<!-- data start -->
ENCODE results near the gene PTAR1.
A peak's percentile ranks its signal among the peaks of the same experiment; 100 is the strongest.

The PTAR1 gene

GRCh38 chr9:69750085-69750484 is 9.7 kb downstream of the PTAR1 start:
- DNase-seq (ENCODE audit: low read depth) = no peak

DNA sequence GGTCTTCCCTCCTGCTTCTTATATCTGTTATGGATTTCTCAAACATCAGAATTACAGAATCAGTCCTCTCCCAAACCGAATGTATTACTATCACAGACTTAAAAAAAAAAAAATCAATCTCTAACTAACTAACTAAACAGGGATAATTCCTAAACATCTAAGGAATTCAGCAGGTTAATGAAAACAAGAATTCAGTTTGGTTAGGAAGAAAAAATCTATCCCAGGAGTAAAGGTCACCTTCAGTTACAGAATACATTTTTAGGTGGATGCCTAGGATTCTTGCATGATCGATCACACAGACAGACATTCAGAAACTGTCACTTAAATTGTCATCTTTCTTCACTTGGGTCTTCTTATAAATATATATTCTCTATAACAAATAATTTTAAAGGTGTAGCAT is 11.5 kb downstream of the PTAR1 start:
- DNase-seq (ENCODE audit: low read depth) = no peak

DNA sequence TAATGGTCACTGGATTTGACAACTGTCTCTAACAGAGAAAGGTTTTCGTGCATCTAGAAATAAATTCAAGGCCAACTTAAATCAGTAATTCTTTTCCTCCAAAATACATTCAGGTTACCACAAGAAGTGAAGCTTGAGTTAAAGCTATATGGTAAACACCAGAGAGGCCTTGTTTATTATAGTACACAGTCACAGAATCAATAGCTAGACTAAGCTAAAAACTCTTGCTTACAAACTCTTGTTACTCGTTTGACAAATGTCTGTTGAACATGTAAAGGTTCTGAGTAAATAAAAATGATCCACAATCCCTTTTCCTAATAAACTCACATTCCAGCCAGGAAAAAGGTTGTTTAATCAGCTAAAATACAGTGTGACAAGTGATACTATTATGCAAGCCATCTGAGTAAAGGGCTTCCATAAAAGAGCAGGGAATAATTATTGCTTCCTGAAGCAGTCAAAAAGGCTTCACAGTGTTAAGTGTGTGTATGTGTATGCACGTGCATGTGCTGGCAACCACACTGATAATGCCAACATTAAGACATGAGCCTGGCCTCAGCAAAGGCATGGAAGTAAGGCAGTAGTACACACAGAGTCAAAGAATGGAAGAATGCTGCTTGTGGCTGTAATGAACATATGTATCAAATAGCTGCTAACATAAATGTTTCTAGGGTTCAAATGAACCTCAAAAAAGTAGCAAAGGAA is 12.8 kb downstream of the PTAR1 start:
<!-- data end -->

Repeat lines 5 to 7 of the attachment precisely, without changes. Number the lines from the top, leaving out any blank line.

- DNase-seq (ENCODE audit: low read depth) = no peak

DNA sequence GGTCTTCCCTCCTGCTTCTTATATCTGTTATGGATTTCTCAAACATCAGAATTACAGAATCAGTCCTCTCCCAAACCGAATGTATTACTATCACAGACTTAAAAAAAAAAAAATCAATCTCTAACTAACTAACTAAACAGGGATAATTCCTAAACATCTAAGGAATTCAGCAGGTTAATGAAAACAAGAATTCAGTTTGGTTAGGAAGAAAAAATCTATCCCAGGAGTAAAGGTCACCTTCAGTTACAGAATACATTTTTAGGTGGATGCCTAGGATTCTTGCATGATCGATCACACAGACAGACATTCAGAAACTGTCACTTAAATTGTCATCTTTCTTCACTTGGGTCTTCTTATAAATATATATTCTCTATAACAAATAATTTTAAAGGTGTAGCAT is 11.5 kb downstream of the PTAR1 start:
- DNase-seq (ENCODE audit: low read depth) = no peak